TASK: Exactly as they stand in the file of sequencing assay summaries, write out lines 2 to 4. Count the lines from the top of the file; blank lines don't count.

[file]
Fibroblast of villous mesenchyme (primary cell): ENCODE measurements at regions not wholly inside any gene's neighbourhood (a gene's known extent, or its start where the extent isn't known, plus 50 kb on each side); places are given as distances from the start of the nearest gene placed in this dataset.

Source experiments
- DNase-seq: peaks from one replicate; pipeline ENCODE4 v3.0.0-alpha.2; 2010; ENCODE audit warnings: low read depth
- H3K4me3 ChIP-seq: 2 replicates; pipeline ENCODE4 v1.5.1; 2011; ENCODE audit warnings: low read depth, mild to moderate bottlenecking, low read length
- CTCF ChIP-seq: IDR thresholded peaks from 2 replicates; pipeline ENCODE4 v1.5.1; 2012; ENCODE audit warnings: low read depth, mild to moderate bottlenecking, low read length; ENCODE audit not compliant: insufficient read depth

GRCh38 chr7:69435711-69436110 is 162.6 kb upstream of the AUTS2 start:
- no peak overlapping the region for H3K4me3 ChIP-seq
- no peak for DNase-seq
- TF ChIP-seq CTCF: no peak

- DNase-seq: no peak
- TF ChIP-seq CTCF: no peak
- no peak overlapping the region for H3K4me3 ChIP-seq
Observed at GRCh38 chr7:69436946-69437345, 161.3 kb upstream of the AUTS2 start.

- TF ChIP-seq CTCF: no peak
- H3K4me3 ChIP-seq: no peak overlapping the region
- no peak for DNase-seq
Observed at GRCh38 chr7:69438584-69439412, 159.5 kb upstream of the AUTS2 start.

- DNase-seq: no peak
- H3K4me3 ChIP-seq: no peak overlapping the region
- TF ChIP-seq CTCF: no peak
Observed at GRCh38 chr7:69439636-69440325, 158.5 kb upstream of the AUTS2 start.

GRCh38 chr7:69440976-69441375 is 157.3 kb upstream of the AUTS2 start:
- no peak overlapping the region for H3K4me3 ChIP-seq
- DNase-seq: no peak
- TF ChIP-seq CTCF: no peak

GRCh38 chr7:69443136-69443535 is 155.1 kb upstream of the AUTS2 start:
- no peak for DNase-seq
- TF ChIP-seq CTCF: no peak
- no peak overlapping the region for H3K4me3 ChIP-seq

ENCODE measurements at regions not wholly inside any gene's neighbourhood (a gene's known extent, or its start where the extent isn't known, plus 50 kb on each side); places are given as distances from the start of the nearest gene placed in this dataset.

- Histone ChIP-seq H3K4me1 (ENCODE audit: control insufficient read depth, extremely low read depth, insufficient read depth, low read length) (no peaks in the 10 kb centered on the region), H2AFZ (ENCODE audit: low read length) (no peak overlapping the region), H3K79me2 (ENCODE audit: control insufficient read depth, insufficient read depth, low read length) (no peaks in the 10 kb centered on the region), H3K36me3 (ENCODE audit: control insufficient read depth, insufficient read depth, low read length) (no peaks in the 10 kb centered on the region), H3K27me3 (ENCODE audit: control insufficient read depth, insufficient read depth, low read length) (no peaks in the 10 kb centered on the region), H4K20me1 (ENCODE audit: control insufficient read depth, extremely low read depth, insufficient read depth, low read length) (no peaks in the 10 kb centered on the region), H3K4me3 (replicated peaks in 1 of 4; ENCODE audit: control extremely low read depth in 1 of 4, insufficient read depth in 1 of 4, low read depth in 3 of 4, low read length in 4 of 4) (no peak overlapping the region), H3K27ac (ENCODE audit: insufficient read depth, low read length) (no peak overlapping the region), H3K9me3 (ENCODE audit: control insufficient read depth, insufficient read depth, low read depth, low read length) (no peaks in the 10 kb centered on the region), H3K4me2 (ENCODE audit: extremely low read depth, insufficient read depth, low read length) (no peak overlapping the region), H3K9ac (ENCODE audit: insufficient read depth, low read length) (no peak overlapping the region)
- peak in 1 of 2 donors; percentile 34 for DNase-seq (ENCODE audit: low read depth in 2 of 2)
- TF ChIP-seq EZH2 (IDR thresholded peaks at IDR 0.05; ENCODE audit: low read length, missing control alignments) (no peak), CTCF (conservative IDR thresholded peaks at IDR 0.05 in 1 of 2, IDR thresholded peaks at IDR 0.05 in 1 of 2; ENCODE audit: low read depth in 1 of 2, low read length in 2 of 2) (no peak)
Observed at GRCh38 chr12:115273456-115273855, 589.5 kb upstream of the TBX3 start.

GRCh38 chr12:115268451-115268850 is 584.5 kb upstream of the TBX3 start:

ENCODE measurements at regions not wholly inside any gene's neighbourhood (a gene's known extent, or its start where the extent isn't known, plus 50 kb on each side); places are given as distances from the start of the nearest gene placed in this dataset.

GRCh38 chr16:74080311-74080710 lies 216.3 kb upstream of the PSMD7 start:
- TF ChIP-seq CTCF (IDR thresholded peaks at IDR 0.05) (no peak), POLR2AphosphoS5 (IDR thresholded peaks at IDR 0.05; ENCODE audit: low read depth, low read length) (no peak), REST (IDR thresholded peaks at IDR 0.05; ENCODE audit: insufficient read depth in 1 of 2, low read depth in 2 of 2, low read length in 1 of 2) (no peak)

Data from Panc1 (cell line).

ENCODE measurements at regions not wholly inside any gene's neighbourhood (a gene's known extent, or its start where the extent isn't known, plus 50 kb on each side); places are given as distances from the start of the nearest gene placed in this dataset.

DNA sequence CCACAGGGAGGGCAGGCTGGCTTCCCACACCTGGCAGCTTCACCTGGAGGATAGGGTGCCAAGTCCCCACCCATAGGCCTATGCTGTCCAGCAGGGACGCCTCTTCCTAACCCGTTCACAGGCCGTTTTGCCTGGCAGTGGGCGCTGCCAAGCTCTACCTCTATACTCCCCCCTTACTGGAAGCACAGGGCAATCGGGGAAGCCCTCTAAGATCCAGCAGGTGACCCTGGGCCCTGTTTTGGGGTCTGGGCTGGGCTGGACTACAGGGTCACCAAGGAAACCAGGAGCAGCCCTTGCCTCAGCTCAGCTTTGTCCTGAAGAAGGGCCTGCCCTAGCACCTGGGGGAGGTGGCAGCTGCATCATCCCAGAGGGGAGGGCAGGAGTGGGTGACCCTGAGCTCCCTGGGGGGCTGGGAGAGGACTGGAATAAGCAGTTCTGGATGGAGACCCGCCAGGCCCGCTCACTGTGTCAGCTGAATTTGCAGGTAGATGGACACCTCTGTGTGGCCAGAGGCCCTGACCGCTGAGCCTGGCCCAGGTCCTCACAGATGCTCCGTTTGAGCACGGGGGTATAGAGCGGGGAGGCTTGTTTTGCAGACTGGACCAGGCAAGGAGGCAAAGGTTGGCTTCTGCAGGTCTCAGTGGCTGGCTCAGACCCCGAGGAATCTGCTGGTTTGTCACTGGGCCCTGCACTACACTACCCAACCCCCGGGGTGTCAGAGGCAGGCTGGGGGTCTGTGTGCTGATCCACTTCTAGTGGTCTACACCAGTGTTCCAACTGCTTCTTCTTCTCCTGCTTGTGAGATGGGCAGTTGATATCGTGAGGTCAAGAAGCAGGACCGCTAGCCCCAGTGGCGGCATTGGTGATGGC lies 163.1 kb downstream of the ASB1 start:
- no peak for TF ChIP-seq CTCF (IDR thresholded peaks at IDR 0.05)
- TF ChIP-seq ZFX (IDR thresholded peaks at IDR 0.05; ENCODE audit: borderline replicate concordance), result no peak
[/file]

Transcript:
Source experiments
- DNase-seq: peaks from one replicate; pipeline ENCODE4 v3.0.0-alpha.2; 2010; ENCODE audit warnings: low read depth
- H3K4me3 ChIP-seq: 2 replicates; pipeline ENCODE4 v1.5.1; 2011; ENCODE audit warnings: low read depth, mild to moderate bottlenecking, low read length